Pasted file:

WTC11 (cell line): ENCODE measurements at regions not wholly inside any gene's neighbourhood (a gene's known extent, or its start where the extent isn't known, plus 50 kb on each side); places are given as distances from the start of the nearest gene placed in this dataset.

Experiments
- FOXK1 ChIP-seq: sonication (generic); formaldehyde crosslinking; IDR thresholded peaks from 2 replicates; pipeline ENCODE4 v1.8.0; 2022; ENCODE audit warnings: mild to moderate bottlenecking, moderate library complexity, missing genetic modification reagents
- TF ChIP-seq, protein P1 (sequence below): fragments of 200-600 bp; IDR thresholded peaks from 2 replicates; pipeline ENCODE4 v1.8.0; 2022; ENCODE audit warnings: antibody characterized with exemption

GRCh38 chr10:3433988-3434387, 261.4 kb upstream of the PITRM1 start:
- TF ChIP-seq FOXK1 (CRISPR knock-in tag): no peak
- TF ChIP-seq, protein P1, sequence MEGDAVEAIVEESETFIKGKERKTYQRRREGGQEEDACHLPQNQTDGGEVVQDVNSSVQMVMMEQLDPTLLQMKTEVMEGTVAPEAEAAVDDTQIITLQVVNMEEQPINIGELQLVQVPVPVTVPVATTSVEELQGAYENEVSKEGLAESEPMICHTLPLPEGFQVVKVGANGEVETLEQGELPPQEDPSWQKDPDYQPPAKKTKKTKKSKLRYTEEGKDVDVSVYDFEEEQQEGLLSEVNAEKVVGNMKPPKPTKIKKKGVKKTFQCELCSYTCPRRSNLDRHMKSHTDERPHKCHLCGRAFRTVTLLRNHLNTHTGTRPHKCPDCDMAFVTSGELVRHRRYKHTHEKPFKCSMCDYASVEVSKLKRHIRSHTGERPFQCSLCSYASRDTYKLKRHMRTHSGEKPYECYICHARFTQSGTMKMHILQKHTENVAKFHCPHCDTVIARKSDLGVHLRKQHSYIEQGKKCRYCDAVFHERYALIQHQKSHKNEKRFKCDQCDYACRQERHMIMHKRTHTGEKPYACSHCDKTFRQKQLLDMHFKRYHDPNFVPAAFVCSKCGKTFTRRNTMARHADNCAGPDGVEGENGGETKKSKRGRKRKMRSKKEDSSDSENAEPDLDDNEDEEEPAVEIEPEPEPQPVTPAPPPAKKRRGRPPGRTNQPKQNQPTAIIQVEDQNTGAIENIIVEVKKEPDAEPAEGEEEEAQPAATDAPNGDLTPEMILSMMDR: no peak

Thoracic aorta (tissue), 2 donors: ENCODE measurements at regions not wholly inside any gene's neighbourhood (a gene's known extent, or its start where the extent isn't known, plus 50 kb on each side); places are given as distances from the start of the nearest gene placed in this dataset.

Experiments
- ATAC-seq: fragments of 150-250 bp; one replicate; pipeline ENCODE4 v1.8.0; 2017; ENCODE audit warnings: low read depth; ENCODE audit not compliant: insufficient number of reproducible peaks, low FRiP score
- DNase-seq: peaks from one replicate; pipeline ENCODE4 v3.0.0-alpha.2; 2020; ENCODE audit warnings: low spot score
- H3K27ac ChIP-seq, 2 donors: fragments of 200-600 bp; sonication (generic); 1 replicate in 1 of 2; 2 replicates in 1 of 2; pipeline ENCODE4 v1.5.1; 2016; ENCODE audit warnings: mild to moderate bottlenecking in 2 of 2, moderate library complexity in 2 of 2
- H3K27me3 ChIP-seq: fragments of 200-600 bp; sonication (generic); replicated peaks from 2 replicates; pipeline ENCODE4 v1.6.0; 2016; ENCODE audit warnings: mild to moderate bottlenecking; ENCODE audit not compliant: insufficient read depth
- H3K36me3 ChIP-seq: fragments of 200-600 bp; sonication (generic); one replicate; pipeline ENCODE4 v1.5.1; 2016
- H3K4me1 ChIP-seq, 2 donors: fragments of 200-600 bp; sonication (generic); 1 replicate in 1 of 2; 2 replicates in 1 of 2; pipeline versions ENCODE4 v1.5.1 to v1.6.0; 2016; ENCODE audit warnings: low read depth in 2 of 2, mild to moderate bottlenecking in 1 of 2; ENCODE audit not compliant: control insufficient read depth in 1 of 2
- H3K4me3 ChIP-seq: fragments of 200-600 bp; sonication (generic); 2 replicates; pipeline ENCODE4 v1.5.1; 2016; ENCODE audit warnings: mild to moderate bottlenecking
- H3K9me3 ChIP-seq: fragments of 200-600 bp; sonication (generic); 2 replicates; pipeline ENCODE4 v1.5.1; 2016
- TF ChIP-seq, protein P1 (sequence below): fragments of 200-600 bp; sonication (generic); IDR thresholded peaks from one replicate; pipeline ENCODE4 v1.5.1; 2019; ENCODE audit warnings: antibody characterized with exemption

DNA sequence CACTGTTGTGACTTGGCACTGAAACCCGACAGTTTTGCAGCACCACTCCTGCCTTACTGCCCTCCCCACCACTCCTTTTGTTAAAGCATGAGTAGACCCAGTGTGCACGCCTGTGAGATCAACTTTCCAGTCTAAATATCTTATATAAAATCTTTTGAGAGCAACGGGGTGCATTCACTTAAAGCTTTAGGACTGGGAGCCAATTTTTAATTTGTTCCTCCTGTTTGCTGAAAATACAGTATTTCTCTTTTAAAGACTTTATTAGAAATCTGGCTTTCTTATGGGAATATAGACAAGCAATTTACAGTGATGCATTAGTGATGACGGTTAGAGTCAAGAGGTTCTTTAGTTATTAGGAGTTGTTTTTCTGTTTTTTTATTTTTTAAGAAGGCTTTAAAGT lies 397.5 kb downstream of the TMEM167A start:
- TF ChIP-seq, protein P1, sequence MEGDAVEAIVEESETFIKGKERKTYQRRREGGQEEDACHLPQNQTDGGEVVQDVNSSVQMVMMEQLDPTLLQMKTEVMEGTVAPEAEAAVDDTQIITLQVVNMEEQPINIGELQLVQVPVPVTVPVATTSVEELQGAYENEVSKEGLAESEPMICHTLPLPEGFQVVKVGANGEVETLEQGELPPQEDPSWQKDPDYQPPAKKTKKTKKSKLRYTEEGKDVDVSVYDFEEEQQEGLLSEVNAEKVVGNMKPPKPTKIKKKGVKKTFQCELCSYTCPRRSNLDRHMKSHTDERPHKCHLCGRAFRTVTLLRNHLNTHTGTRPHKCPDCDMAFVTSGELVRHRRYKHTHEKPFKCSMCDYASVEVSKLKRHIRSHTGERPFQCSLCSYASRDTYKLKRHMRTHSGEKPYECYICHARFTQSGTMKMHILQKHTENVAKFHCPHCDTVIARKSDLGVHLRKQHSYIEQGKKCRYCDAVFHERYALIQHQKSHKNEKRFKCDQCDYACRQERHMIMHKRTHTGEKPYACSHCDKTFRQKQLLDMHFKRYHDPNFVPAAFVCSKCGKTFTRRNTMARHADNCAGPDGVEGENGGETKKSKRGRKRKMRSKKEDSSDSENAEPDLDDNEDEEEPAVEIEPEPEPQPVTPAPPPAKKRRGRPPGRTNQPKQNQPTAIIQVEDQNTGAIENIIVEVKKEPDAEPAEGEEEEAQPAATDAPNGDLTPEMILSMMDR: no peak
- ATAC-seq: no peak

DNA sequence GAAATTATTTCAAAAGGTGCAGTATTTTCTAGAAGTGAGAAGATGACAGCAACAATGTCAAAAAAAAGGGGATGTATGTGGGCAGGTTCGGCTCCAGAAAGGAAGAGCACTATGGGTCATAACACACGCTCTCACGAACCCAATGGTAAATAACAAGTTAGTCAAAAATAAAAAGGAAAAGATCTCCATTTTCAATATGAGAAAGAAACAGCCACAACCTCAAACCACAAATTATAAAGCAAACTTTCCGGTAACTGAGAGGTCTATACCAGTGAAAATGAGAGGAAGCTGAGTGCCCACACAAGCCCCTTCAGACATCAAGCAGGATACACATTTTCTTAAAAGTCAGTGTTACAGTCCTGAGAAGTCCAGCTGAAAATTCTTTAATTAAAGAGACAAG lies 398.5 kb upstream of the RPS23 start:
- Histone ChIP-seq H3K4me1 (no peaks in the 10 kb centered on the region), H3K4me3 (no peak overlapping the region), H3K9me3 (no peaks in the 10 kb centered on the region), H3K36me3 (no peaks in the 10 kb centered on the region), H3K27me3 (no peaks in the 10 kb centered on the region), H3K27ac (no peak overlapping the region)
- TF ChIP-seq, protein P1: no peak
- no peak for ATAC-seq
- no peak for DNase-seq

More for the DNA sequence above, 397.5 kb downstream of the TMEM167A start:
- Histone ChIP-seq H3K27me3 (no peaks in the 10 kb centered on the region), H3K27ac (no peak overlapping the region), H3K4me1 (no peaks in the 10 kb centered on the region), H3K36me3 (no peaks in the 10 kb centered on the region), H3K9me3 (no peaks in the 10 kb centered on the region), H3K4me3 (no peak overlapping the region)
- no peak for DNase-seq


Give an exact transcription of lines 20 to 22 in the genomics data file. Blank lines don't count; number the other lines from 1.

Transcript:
- TF ChIP-seq, protein P1, sequence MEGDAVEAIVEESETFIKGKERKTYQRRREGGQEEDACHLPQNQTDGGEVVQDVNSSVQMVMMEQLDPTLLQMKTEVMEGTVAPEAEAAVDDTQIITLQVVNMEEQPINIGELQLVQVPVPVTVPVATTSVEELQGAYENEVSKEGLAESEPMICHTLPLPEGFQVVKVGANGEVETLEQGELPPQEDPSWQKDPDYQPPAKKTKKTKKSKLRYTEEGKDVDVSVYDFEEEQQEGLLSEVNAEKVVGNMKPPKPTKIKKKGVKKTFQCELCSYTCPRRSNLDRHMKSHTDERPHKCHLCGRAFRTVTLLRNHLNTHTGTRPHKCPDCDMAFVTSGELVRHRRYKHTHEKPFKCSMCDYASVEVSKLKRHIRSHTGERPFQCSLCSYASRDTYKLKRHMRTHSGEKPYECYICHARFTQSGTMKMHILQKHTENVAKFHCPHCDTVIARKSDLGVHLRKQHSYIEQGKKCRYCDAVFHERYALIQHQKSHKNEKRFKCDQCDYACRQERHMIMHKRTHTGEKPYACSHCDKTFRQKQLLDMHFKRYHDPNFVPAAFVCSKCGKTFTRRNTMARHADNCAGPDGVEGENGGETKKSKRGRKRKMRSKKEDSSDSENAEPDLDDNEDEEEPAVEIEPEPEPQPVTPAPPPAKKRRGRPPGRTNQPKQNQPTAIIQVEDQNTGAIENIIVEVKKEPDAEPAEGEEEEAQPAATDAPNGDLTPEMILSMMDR: no peak
- ATAC-seq: no peak

DNA sequence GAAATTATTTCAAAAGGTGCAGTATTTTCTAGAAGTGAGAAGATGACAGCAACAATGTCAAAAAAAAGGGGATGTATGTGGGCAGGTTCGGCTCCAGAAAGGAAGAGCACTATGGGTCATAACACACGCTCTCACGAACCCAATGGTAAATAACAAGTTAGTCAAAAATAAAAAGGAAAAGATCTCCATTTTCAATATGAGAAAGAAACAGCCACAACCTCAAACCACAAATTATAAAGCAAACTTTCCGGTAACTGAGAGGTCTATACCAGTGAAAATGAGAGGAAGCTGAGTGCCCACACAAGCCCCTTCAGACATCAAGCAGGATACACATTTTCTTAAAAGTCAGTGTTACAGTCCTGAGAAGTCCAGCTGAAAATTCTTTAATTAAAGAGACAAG lies 398.5 kb upstream of the RPS23 start: